OAKLAND, Calif. — The Port of Oakland, the country’s fourth largest port, drives much of the San Francisco Bay Area’s economy, and the port’s container trade is expected to double in the next 20 years.
But a newly released report warns that this projected growth is threatened by the diesel pollution from trucks moving the containers, which causes soaring lung disease rates for nearby residents and port workers. At the same time, truck drivers endure dismal economic and working conditions.
The study, “Taking the Low Road: How independent contracting at the Port of Oakland endangers public health, truck drivers and economic growth,” shines a spotlight on the way corporate giants like Wal-Mart, Target and Home Depot are forcing low-paid “independent contractor” drivers to bear the costs of truck maintenance. It analyzes four proposed solutions, and supports a “concession” system under which drivers would become employees of trucking firms and the costs of upgrading and maintaining trucks would be passed on to the giant shippers, benefiting port workers, small trucking firms and neighborhood residents.
The report, prepared by the East Bay Alliance for a Sustainable Economy (EBASE), a member of the labor, health, environmental and community-based Coalition for Clean and Safe Ports, was made public as the Port of Oakland prepared to release its own Truck Management Plan early this month.
At a Sept. 26 video press conference, Coalition Director Doug Bloch described the “sweatshop on wheels” conditions faced by some 1,500 truck drivers at the port, who typically work 11 to 14 hours a day, often wait for hours with no pay to get a dispatch and pick up a container, and can end up with as little as $8 an hour with no benefits. “While they are waiting, their engines are idling and toxic diesel smoke fills their lungs and wafts into the surrounding West Oakland community,” he said.
Longtime driver Yovani Hernandez, speaking by phone from the cab of his truck, underscored Bloch’s description. “I don’t want my kids to be doing this,” he said. “We make no money out of this. If we idle for three or four hours, we’re polluting the air and affecting the area,” he added. “So we’re trying to see if we can create a better system for us as drivers and also for the community.”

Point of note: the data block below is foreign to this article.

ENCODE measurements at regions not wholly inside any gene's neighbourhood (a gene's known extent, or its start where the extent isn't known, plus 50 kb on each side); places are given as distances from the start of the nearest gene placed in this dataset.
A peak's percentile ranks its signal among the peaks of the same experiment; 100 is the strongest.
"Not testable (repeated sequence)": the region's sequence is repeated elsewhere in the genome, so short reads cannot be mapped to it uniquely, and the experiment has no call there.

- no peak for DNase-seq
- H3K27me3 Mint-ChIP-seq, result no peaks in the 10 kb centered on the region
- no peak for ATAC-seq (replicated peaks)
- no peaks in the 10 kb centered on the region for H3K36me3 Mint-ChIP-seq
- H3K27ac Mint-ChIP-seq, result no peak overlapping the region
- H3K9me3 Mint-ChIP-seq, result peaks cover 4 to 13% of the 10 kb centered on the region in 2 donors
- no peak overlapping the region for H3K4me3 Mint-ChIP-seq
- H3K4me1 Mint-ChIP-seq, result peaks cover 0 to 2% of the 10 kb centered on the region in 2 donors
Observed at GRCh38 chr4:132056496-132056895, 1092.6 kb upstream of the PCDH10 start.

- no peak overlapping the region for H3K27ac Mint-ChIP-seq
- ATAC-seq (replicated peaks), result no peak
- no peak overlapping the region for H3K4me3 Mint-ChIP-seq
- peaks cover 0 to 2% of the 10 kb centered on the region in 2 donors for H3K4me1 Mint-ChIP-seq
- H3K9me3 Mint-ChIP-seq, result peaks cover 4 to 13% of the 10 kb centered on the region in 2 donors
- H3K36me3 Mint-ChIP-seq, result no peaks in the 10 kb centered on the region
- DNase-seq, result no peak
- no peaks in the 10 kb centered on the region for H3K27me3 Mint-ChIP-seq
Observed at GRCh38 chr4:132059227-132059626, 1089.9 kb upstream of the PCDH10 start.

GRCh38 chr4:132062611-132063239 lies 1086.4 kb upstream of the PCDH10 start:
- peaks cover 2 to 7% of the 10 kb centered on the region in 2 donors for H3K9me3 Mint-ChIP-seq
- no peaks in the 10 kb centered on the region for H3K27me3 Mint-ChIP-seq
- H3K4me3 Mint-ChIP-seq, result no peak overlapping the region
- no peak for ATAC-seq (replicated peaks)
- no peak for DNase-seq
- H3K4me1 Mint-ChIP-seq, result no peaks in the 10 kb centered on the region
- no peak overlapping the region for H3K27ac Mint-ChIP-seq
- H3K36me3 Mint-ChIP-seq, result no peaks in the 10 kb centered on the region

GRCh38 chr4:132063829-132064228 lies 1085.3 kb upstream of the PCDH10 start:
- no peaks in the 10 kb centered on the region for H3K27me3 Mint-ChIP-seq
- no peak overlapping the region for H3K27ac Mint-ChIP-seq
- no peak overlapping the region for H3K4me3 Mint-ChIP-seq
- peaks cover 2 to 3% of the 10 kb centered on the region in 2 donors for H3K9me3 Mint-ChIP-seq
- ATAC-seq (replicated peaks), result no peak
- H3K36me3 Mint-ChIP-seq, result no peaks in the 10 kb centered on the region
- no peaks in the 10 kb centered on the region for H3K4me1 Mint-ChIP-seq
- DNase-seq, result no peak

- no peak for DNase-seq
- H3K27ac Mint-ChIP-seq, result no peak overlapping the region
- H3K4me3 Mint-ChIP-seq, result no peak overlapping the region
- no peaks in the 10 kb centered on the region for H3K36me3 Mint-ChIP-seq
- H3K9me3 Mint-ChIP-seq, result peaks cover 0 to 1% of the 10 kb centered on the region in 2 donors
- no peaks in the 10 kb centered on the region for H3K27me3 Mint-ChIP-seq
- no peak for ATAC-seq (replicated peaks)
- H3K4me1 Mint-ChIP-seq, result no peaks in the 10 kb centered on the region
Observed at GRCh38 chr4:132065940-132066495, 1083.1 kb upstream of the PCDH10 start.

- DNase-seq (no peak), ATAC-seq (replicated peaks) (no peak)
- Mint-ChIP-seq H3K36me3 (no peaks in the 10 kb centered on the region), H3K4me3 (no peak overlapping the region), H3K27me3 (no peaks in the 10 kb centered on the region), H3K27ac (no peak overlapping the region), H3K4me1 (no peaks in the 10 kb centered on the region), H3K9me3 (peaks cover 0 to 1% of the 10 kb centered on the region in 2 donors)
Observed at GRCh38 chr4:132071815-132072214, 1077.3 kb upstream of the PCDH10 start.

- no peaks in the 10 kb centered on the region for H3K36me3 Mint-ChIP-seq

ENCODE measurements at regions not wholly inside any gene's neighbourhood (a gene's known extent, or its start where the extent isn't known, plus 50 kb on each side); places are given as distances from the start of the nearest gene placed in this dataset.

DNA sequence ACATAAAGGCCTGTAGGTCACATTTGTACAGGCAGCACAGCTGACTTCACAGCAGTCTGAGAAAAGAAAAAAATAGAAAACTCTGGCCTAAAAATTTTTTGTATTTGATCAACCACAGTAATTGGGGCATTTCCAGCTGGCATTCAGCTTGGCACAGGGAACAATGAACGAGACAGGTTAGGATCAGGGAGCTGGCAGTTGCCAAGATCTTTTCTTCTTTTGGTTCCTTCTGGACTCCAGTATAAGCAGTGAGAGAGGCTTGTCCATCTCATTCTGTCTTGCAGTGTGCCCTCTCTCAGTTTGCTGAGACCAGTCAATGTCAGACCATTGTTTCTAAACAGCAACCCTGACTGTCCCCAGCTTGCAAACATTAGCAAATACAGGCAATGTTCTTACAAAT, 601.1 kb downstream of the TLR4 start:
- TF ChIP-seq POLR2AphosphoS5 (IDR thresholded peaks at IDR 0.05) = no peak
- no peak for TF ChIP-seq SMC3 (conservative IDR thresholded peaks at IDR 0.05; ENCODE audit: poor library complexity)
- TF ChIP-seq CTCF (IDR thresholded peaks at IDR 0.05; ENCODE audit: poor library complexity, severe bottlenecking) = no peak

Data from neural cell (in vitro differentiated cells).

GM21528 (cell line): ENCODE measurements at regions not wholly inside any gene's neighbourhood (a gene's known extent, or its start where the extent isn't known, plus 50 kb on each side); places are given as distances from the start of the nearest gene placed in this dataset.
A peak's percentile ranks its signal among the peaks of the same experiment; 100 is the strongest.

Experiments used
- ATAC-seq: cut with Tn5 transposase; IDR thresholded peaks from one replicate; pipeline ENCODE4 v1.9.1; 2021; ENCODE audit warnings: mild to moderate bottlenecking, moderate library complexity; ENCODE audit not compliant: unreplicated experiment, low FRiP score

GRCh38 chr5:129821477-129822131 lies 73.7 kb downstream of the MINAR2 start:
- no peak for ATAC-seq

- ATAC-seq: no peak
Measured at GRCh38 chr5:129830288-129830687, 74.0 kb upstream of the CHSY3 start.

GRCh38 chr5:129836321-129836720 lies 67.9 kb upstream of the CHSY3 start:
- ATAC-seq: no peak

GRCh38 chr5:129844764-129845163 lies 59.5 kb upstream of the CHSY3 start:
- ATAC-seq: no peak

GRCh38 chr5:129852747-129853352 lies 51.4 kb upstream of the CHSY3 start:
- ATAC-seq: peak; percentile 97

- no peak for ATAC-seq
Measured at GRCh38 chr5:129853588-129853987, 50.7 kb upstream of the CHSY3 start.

Dr. Tony Iton, Alameda County’s director of public health, emphasized the acute and chronic health crises faced by West Oakland residents whose rates of asthma, emphysema and heart disease are “substantially higher” than those in Oakland as a whole, or in the surrounding Alameda County. Iton noted that life expectancy of West Oakland residents is over a decade lower than that of residents of the more remote and affluent Oakland hills.
While poor trucking practices are not the only factor, he said, “The health of West Oakland residents is inextricably linked to the environmental and social policies of their largest industrial neighbor, the Port of Oakland.” He added, “These residents, who are predominantly African American, Latino, new immigrants and low-income, deserve the same opportunity to live in healthy environments as residents throughout the rest of Oakland and Alameda County.”
The EBASE study looked at four possible paths to cut diesel truck pollution: relying on the state of California to regulate and enforce air quality standards, use of public funds to subsidize upgrading the trucking fleet, relying on the shipping industry to regulate itself, and a “concession” system under which the port would contract with and set standards for trucking firms, which would then hire the drivers.
While the first three would provide some short-term improvements, the researchers said, all would leave in place the drivers’ “independent contractor” status, leaving them both responsible for truck maintenance and economically unable to fulfill that obligation.
They concluded that only the concession system, which the port now uses in every other industry to establish oversight, would allow it to set standards for any trucking company wanting to do business there, including employee status for drivers, clean trucks, off-street parking, and more access to trucking jobs for residents of areas affected by port operations.